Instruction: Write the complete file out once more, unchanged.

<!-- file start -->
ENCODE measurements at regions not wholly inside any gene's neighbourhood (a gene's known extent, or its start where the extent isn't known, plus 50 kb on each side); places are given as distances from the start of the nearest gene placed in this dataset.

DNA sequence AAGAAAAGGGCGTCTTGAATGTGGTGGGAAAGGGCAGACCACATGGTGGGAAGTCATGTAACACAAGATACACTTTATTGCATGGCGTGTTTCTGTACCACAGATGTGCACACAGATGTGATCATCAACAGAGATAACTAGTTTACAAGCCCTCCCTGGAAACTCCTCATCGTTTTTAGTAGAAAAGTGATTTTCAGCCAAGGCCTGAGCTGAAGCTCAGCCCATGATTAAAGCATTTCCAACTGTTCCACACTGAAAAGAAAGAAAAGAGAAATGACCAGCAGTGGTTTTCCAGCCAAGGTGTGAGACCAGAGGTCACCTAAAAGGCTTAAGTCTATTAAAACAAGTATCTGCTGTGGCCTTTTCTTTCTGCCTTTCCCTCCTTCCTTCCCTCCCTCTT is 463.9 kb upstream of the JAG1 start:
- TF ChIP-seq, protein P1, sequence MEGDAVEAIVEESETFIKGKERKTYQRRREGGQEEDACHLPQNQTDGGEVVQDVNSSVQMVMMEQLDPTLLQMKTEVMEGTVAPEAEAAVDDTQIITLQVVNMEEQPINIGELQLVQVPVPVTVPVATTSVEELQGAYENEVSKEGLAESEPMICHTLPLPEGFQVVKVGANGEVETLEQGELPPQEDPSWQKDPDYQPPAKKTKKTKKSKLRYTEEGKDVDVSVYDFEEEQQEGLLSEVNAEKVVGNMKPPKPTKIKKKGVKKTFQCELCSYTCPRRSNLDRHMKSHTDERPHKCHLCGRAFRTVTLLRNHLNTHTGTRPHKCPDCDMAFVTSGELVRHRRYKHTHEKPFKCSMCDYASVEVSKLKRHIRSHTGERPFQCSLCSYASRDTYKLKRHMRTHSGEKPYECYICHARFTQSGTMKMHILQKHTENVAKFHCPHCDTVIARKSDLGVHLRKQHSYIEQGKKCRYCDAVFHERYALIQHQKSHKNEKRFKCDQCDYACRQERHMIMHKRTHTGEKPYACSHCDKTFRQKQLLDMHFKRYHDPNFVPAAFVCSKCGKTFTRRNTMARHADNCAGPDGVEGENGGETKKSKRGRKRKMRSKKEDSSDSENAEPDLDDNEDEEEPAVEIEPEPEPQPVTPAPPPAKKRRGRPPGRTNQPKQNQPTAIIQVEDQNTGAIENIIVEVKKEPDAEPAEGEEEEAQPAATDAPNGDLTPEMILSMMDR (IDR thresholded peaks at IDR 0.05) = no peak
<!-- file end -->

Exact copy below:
ENCODE measurements at regions not wholly inside any gene's neighbourhood (a gene's known extent, or its start where the extent isn't known, plus 50 kb on each side); places are given as distances from the start of the nearest gene placed in this dataset.

DNA sequence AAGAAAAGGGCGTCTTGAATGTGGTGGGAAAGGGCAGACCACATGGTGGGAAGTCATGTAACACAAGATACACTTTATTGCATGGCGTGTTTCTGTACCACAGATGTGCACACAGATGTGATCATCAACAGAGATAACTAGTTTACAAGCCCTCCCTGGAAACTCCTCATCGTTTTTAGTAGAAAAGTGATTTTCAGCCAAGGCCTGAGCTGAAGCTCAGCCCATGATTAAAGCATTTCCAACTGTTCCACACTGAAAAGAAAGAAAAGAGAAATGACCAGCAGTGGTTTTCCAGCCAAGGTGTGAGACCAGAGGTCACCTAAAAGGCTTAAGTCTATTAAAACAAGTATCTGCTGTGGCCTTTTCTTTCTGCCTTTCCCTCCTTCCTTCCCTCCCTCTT is 463.9 kb upstream of the JAG1 start:
- TF ChIP-seq, protein P1, sequence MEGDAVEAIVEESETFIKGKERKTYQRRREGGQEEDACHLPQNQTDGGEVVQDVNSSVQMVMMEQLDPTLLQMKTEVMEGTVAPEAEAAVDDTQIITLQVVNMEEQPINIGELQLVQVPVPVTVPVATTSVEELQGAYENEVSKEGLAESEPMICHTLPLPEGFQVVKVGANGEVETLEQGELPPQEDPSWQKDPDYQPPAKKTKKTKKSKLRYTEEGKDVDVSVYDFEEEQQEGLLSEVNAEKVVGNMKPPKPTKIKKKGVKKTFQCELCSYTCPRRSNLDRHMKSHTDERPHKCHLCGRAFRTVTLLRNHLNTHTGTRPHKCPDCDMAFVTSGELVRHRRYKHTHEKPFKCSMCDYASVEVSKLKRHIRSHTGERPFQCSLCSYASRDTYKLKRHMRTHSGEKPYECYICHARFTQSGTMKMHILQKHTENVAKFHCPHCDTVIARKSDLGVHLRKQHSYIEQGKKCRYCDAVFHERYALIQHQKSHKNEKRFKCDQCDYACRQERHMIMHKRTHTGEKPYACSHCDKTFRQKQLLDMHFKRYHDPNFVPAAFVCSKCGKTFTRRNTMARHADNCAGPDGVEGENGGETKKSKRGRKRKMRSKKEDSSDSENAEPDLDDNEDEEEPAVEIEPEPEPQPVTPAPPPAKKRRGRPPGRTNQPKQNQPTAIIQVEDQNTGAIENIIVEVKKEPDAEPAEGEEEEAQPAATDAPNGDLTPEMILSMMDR (IDR thresholded peaks at IDR 0.05) = no peak